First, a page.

OCALA: An Architecture for Supporting Legacy Applications over Overlays
About the talk:
|The ever increasing demand of new applications has led researchers
to propose new network architectures that address the limitations of the
current Internet. Given the rigidity of the Internet today, overlay networks
are used to implement such architectures, in the hope of gaining a large
user base. Despite sustained efforts to test and deploy new network architectures
(on testbeds such as Planetlab), few of these efforts have attracted a
significant number of users. We believe that chances of user acceptance
of overlays, and eventually new network architectures, will be substantially
improved by enabling users to leverage their functionality without any
modifications to their applications and operating systems.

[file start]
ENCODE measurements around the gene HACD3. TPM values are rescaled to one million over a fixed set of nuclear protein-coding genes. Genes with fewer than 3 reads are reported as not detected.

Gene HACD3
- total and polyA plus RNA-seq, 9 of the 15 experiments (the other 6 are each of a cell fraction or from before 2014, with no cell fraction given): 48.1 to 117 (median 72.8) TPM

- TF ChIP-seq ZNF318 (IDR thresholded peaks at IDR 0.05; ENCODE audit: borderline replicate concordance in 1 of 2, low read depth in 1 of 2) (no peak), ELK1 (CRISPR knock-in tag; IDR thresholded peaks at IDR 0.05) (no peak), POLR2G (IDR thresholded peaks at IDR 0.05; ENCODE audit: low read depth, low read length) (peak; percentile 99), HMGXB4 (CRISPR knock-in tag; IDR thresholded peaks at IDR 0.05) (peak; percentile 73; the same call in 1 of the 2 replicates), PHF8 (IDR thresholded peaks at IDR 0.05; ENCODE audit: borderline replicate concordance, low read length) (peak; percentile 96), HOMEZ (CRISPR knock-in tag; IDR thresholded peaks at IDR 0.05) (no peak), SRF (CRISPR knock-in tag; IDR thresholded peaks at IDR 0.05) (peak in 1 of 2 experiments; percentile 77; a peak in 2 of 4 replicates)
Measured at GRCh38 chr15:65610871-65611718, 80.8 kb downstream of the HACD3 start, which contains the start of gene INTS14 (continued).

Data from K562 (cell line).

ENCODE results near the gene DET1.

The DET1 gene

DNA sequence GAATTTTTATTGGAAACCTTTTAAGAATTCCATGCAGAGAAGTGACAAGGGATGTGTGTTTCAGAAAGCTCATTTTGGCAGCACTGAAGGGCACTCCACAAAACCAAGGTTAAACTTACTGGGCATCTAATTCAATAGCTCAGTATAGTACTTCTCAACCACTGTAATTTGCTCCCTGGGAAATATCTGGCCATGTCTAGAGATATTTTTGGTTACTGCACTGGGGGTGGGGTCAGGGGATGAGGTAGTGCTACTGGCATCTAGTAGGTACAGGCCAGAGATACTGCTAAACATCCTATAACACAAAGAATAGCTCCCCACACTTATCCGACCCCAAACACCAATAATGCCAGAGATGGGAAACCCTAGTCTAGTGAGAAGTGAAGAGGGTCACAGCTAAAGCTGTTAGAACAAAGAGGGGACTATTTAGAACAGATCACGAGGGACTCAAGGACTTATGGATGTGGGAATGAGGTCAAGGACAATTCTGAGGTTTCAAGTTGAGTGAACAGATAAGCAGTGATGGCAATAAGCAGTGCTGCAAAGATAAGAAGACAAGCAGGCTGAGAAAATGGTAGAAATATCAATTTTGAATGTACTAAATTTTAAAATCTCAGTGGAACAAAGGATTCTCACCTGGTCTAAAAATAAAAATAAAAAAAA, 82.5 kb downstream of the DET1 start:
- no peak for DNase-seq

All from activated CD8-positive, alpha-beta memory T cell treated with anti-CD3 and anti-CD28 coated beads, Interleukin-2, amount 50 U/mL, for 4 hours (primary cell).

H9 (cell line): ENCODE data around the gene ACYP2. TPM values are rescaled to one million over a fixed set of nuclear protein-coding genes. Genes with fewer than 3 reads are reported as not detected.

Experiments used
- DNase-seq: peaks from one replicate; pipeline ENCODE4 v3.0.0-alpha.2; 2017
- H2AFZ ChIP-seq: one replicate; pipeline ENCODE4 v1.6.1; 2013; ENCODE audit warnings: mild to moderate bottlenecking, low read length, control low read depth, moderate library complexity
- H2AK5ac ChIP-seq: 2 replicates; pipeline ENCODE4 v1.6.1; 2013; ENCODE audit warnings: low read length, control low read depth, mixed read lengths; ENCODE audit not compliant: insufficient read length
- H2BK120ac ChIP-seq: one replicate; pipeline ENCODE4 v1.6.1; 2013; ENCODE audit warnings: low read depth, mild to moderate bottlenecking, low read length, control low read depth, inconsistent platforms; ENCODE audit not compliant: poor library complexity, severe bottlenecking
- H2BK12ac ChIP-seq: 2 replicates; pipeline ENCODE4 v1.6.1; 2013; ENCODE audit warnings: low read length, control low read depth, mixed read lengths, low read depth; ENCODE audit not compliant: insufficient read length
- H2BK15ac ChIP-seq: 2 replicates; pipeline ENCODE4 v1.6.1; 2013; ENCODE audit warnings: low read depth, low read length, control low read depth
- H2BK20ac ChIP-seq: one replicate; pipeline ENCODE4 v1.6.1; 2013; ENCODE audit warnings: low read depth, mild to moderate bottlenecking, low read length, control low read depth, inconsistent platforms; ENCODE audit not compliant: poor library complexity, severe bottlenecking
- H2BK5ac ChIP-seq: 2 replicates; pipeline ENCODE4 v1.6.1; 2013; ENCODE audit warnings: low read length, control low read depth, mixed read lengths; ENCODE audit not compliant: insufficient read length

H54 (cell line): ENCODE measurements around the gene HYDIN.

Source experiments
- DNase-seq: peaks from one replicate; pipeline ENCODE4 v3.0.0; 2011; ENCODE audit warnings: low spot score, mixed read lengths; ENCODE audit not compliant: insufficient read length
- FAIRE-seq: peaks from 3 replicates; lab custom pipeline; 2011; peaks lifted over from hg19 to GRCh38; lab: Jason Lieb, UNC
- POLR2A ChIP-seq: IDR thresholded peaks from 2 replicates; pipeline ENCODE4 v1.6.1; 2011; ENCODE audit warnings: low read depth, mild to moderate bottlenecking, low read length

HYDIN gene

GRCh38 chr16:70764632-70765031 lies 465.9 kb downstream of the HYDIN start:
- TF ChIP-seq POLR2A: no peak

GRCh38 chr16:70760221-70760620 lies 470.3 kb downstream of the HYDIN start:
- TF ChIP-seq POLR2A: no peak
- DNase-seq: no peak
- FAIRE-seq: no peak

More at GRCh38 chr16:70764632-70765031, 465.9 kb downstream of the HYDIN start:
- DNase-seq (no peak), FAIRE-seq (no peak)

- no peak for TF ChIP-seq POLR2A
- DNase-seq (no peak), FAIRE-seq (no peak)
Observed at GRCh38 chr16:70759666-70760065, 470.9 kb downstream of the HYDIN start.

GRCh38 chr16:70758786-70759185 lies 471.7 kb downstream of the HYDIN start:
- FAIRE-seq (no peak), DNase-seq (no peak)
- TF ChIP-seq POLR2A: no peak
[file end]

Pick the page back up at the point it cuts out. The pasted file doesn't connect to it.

In this talk, I will present our design, implementation, and experience with OCALA, an overlay convergence architecture that achieves this goal. OCALA interposes an overlay convergence layer below the transport layer. This layer is composed of an overlay independent sub-layer that interfaces with legacy applications, and an overlay dependent sub-layer that delivers packets to the overlay. Unlike previous efforts, OCALA enables: (a) simultaneous access to multiple overlays (b) communication between hosts in different overlays (c) communication between overlay hosts and legacy hosts (d) extensibility, allowing researchers to incorporate their overlays into OCALA. We currently support three overlays, i3, RON and HIP, on Linux and Windows XP/2000. We (and a few other research groups and end-users) have used OCALA for over a year with many legacy applications ranging from web browsers to remote desktop applications.
About the speaker:
|Ion Stoica received his PhD from the Carnegie Mellon University in 2000. He is an Assistant Professor in the EECS Department at University of California at Berkeley, where he does research on peer-to-peer network technologies in the Internet, resource management, and network architectures. Stoica is the recipient of a Sloan Foundation Fellowship (2003), a Presidential Early Career Award for Scientists & Engineers (PECASE) (2002), and of the ACM doctoral dissertation award (2001).|